We’re now hearing about the fatal risks of sitting too long every day — yet a large number of us are still doing it. Whether we’re working eight hours at a computer, driving in traffic, or sitting at home at the TV or laptop — it’s hard to shake the habit, as productivity at work typically trumps our ability to take long, exercise-filled breaks. The fact is, even if we exercise once a day, the adverse effects of our 6+ hours of sitting will cancel that out.
Health experts are urging us to be more aware of the extent of our tendencies to be sedentary. And a new study out of Curtin University in Perth, Australia, points to some options for us to break up our days of sitting. “We were surprised by how difficult it was to reduce sedentary time and that no one approach seemed better than the other approaches,” Leon Straker, one of the authors of the study, told Reuters.
The authors write that our exposure to “sedentary behaviors” has increased in the modern age due to “changes in land use, leisure activities, active transport, technological advancements, and the workforce proportion in sedentary occupations.” Occupational sedentary exposure — or sitting all day at a desk — has been recognized as a risk factor for high blood pressure, heart disease, and obesity. And studies have also shown that going for a daily workout at the gym doesn’t offset these risks.
In the study, Straker and fellow researchers tested three models that would assist office workers to move throughout the day. In one model, employees had access to “active workstations” like a standing or cycling desk. They were recommended to use these for 10 to 30 minutes per day. The second group promoted traditional exercise breaks, or going on moderate walks or jogs during breaks, as well as before and after work. In the third model, employees used ergonomic workstations and also did “active sitting,” which meant they would move around their chair more.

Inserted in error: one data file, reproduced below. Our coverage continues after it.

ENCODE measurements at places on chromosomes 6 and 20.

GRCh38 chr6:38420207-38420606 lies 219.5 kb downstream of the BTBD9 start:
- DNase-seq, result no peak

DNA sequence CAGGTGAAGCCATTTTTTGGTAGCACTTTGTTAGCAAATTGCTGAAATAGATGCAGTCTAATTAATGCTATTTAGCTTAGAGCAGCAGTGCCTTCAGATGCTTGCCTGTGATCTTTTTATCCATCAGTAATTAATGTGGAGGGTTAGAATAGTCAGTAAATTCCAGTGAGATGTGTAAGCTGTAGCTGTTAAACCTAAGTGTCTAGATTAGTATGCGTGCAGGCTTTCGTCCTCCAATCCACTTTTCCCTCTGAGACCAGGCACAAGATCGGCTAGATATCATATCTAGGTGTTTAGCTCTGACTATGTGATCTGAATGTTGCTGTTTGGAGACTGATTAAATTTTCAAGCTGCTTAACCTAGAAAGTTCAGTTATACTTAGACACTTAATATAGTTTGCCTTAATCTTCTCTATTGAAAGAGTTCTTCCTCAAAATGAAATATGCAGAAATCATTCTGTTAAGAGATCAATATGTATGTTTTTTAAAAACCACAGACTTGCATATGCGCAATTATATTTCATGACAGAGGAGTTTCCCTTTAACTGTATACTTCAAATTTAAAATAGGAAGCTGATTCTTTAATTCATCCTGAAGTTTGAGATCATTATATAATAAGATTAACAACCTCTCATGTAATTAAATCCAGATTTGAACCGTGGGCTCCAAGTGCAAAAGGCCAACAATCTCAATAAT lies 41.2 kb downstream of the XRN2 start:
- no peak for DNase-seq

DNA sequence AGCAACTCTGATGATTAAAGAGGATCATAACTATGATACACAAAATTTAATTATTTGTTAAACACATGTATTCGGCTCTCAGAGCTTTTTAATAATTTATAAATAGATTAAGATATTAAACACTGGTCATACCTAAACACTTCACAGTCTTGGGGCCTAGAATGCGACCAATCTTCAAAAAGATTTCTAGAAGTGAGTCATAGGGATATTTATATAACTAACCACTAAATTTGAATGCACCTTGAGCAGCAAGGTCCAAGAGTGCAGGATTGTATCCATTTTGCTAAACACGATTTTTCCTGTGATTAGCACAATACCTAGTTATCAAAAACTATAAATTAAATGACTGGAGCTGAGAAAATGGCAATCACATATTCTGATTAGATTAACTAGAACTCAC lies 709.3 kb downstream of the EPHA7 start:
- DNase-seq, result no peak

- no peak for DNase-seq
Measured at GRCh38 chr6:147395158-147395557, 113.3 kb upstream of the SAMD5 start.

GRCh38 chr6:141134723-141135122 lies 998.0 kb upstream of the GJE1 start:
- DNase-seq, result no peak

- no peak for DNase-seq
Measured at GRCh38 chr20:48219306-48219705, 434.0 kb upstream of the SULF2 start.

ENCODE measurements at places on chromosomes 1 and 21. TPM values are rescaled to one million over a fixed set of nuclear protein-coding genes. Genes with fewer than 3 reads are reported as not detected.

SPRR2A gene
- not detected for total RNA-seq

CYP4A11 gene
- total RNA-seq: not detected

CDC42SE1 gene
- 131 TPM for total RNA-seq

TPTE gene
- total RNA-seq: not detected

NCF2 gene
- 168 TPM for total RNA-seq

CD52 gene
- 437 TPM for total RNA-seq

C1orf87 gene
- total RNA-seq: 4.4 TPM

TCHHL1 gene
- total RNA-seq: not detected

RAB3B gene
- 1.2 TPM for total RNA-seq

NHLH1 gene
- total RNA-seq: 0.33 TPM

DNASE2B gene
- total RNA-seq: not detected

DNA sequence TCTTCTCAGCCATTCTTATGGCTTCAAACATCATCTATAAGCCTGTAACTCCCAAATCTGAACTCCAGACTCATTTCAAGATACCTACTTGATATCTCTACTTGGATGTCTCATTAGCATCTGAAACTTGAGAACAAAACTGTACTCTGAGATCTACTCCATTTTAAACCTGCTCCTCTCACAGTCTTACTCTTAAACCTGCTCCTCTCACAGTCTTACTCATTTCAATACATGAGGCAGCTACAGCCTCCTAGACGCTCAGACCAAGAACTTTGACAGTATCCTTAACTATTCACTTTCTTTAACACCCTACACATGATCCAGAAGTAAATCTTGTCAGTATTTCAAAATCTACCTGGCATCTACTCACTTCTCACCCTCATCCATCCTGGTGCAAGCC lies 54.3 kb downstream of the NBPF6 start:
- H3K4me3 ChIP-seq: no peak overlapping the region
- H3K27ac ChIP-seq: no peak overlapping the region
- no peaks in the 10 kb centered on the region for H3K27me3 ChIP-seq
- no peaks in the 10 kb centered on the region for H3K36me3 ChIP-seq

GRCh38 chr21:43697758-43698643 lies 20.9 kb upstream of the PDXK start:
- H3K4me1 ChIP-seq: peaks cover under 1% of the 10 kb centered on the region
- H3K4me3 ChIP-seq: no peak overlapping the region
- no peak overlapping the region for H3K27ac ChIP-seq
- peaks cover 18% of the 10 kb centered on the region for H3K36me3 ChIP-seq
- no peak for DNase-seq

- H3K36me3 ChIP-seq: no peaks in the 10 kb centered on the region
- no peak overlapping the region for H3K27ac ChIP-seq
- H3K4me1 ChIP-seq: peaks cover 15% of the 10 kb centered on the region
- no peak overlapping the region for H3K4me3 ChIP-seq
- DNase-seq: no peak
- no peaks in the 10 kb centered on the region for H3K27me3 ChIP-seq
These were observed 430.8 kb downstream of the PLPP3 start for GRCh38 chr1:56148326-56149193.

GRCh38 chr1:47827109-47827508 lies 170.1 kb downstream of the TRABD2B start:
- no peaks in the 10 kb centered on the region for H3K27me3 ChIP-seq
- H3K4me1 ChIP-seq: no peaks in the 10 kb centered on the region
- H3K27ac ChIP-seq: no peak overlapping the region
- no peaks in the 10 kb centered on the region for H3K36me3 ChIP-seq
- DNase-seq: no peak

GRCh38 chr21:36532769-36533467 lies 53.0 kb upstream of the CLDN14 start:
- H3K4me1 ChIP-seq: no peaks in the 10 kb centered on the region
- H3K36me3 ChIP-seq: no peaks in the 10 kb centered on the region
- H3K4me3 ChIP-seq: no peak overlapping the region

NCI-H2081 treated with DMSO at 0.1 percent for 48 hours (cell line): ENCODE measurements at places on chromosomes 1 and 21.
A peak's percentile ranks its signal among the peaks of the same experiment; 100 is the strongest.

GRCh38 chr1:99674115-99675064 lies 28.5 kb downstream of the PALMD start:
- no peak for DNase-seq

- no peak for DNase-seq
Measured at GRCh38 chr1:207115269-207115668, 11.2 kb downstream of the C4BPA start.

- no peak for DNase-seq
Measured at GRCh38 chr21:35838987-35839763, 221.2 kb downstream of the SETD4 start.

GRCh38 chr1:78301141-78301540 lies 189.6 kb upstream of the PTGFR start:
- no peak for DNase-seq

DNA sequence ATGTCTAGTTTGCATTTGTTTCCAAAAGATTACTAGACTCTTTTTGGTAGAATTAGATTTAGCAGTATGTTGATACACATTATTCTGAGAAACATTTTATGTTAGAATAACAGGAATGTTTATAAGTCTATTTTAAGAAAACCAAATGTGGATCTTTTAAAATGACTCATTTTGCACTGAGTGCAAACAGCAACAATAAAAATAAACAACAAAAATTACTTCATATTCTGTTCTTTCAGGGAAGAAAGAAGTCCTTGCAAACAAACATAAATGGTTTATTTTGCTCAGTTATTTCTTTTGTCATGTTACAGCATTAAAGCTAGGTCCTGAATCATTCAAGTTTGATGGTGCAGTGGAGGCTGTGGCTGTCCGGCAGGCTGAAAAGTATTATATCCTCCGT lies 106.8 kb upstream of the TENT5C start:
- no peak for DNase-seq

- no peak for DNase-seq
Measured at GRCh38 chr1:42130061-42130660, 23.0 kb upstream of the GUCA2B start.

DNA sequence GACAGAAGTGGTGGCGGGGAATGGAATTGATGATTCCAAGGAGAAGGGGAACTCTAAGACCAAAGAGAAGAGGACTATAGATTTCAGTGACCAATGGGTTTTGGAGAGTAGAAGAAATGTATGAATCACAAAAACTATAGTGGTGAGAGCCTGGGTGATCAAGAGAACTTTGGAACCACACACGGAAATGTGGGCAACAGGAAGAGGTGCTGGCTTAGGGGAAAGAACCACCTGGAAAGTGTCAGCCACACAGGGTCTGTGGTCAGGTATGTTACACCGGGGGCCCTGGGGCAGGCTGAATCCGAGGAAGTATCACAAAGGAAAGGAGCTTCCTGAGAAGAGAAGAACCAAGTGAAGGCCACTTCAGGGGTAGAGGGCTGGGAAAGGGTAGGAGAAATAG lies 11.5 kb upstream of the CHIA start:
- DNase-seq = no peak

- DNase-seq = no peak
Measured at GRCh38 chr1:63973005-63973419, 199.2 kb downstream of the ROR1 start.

The researchers found that these options merely reduced the employees’ sedentary time by 1 or 2 percent — or up to eight minutes per day. This doesn’t appear to be enough to make much of a difference. “We expected the ‘active office’ approach to be more effective at reducing work time sedentariness — however organizations found it quite hard to implement the regular use of active workstations,” Straker told Reuters.
Harvard researcher Frank Hu previously studied the effects of prolonged TV watching and sedentary behavior. “The message is simple,” Hu said in a news release about the 2011 study. “Cutting back on TV watching can significantly reduce risk of type 2 diabetes, heart disease, and premature mortality. We should not only promote increasing physical activity levels but also reduce sedentary behaviors, especially prolonged TV watching.”
Spending more than six hours sitting per day increases a person’s risks to develop these cardiovascular or diabetes-related disorders. A recent study found that routine moderate to vigorous exercise wasn’t enough, and that people should also be taking part in “background activity” throughout the day instead of sitting or lounging on the couch, such as walking, cleaning, washing dishes, or gardening. Others call background activity NEAT: nonexercise activity thermogenesis — just to get your muscles moving.
“Reducing overall time in sitting may be challenging for some workers,” Straker told Reuters, “but it is often possible to identify work tasks that can be done standing or gently walking, and workers can also look at how they commute and spend their leisure time to look for opportunities to sit less and move more.”